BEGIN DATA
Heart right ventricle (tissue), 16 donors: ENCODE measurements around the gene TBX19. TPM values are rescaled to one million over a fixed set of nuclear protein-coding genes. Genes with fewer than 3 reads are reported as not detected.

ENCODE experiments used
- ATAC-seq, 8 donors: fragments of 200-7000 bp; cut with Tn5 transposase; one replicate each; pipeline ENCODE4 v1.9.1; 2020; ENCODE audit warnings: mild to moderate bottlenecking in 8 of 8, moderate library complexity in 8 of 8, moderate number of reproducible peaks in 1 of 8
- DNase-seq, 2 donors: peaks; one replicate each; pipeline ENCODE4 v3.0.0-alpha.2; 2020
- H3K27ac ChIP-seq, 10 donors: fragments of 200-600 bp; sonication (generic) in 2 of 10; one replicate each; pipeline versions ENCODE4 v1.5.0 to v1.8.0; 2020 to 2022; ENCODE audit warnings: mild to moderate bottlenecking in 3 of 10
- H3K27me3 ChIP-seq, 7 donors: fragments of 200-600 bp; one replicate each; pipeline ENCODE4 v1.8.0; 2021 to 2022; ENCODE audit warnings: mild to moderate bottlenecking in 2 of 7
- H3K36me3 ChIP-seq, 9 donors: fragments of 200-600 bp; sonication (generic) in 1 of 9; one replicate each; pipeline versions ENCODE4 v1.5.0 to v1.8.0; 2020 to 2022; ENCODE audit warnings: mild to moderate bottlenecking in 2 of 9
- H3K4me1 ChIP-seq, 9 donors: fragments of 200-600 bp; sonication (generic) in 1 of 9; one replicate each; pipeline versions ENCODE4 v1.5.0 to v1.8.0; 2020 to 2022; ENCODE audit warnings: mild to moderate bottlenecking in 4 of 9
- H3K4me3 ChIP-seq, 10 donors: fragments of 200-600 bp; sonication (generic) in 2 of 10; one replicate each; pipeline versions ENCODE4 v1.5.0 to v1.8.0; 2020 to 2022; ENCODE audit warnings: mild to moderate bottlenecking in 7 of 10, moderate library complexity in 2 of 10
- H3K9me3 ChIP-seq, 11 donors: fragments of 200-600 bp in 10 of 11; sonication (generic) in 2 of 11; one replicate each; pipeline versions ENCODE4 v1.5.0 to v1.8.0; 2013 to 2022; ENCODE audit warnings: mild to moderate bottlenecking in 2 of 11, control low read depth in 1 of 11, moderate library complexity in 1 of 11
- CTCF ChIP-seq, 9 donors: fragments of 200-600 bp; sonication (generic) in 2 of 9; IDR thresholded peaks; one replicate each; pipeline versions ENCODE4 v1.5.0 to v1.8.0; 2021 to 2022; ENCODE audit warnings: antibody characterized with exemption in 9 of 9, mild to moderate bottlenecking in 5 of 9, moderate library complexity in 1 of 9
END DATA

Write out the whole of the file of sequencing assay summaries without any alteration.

Heart right ventricle (tissue), 16 donors: ENCODE measurements around the gene TBX19. TPM values are rescaled to one million over a fixed set of nuclear protein-coding genes. Genes with fewer than 3 reads are reported as not detected.

ENCODE experiments used
- ATAC-seq, 8 donors: fragments of 200-7000 bp; cut with Tn5 transposase; one replicate each; pipeline ENCODE4 v1.9.1; 2020; ENCODE audit warnings: mild to moderate bottlenecking in 8 of 8, moderate library complexity in 8 of 8, moderate number of reproducible peaks in 1 of 8
- DNase-seq, 2 donors: peaks; one replicate each; pipeline ENCODE4 v3.0.0-alpha.2; 2020
- H3K27ac ChIP-seq, 10 donors: fragments of 200-600 bp; sonication (generic) in 2 of 10; one replicate each; pipeline versions ENCODE4 v1.5.0 to v1.8.0; 2020 to 2022; ENCODE audit warnings: mild to moderate bottlenecking in 3 of 10
- H3K27me3 ChIP-seq, 7 donors: fragments of 200-600 bp; one replicate each; pipeline ENCODE4 v1.8.0; 2021 to 2022; ENCODE audit warnings: mild to moderate bottlenecking in 2 of 7
- H3K36me3 ChIP-seq, 9 donors: fragments of 200-600 bp; sonication (generic) in 1 of 9; one replicate each; pipeline versions ENCODE4 v1.5.0 to v1.8.0; 2020 to 2022; ENCODE audit warnings: mild to moderate bottlenecking in 2 of 9
- H3K4me1 ChIP-seq, 9 donors: fragments of 200-600 bp; sonication (generic) in 1 of 9; one replicate each; pipeline versions ENCODE4 v1.5.0 to v1.8.0; 2020 to 2022; ENCODE audit warnings: mild to moderate bottlenecking in 4 of 9
- H3K4me3 ChIP-seq, 10 donors: fragments of 200-600 bp; sonication (generic) in 2 of 10; one replicate each; pipeline versions ENCODE4 v1.5.0 to v1.8.0; 2020 to 2022; ENCODE audit warnings: mild to moderate bottlenecking in 7 of 10, moderate library complexity in 2 of 10
- H3K9me3 ChIP-seq, 11 donors: fragments of 200-600 bp in 10 of 11; sonication (generic) in 2 of 11; one replicate each; pipeline versions ENCODE4 v1.5.0 to v1.8.0; 2013 to 2022; ENCODE audit warnings: mild to moderate bottlenecking in 2 of 11, control low read depth in 1 of 11, moderate library complexity in 1 of 11
- CTCF ChIP-seq, 9 donors: fragments of 200-600 bp; sonication (generic) in 2 of 9; IDR thresholded peaks; one replicate each; pipeline versions ENCODE4 v1.5.0 to v1.8.0; 2021 to 2022; ENCODE audit warnings: antibody characterized with exemption in 9 of 9, mild to moderate bottlenecking in 5 of 9, moderate library complexity in 1 of 9